Physical abuse is often the most recognizable form of domestic violence, but it’s not the form experienced most often by survivors. While abusers will most likely use non-physical methods of control, threats of physical violence may be one of them.
- Hitting, punching, slapping, pushing, grabbing, etc.
- Choking, strangling or impeding your breathing in anyway
- Throwing objects at you or breaking them to intimidate you
- Disrupting your sleep patterns to make you feel exhausted
- Hurting or threatening to hurt your children and/or pets
Emotional & Psychological Abuse includes both verbal and non-verbal behaviors intended to control the survivor and negatively impact their well-being.
- Name-calling, mocking, put-downs, or making humiliating remarks, particularly in front of others
- Controlling your daily activities including where you can and cannot go
- Stalking behaviors, such as following or monitoring you, constantly checking up on you and demanding to know where you are, sending unwanted gifts
- Being overly jealous and/or isolating your from family and friends
- Gaslighting you, minimizing your opinion, and shifting responsibility for their behaviors
Money is often a tool that abusers use to establish absolute control in their relationships, making the survivor solely dependent on them to live.
In fact, 98% of abusive relationships include some form of financial abuse.
- Forbidding you from working or going to school or sabotaging either (e.g., giving you a visible injury, denying you access to a car, calling you constantly at work, destroying your homework, etc.)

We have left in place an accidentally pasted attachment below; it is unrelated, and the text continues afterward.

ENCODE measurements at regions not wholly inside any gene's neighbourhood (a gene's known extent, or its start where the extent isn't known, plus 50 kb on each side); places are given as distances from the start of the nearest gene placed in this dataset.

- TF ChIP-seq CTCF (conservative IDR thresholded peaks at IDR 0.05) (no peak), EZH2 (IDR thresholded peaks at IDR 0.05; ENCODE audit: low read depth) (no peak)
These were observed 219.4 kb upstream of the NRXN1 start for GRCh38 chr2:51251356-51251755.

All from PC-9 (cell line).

- Forcing you to turn over your paycheck
- Controlling all money, bank accounts, and assets and giving you an “allowance”
- Hiding assets or money from you
- Running up debt in your name or opening credit accounts in your name without your knowledge
Sexual abuse is any sexual encounter that happens without your consent. Having an ongoing relationship and/or having consented to past sexual activity does not indicate current consent.
Sexual abuse can be both verbal and physical.
- Forcing or coercing you to participate in any sexual activity in which you do not want to participate
- Exploiting you when you are unable to consent to sexual activity
- Unwanted touching of any kind
- Taking or sharing any type of sexually explicit media without your consent
- Denying you contraception or protection against sexually transmitted diseases
Abusers often use the court in an effort to continue to control and abuse the survivor even after the relationship has ended.
Many survivors report being drawn into prolonged, contentious, and extremely expensive court proceedings related to divorce and child custody wherein the abuser is using the judicial system to control, harass, threaten and manipulate the survivor and the survivor’s legal position.
- Filing repeated motions with the same or similar content even after they’ve been denied
- Requesting unnecessary adjournments or postponements
- Appealing orders without a legal basis
- Filing frivolous motions or motions having no legal basis